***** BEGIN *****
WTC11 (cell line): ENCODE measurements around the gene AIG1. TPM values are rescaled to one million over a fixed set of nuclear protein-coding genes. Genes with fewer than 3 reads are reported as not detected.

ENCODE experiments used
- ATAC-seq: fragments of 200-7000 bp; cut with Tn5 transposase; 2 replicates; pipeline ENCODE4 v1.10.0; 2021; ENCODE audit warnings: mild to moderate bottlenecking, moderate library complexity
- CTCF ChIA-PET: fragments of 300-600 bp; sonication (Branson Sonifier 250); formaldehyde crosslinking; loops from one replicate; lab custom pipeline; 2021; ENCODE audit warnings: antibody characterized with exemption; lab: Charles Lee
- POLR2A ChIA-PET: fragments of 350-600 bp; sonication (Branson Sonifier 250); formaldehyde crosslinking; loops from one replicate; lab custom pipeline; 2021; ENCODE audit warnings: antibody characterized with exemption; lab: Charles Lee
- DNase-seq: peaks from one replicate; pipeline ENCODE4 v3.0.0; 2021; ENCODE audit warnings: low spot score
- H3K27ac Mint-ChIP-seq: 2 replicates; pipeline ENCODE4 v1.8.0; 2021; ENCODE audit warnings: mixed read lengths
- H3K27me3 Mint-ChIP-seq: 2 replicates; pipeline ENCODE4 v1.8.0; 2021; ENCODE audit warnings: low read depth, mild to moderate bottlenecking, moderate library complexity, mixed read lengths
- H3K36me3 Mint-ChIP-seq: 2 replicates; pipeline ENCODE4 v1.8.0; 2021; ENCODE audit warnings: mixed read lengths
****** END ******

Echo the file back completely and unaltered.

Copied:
WTC11 (cell line): ENCODE measurements around the gene AIG1. TPM values are rescaled to one million over a fixed set of nuclear protein-coding genes. Genes with fewer than 3 reads are reported as not detected.

ENCODE experiments used
- ATAC-seq: fragments of 200-7000 bp; cut with Tn5 transposase; 2 replicates; pipeline ENCODE4 v1.10.0; 2021; ENCODE audit warnings: mild to moderate bottlenecking, moderate library complexity
- CTCF ChIA-PET: fragments of 300-600 bp; sonication (Branson Sonifier 250); formaldehyde crosslinking; loops from one replicate; lab custom pipeline; 2021; ENCODE audit warnings: antibody characterized with exemption; lab: Charles Lee
- POLR2A ChIA-PET: fragments of 350-600 bp; sonication (Branson Sonifier 250); formaldehyde crosslinking; loops from one replicate; lab custom pipeline; 2021; ENCODE audit warnings: antibody characterized with exemption; lab: Charles Lee
- DNase-seq: peaks from one replicate; pipeline ENCODE4 v3.0.0; 2021; ENCODE audit warnings: low spot score
- H3K27ac Mint-ChIP-seq: 2 replicates; pipeline ENCODE4 v1.8.0; 2021; ENCODE audit warnings: mixed read lengths
- H3K27me3 Mint-ChIP-seq: 2 replicates; pipeline ENCODE4 v1.8.0; 2021; ENCODE audit warnings: low read depth, mild to moderate bottlenecking, moderate library complexity, mixed read lengths
- H3K36me3 Mint-ChIP-seq: 2 replicates; pipeline ENCODE4 v1.8.0; 2021; ENCODE audit warnings: mixed read lengths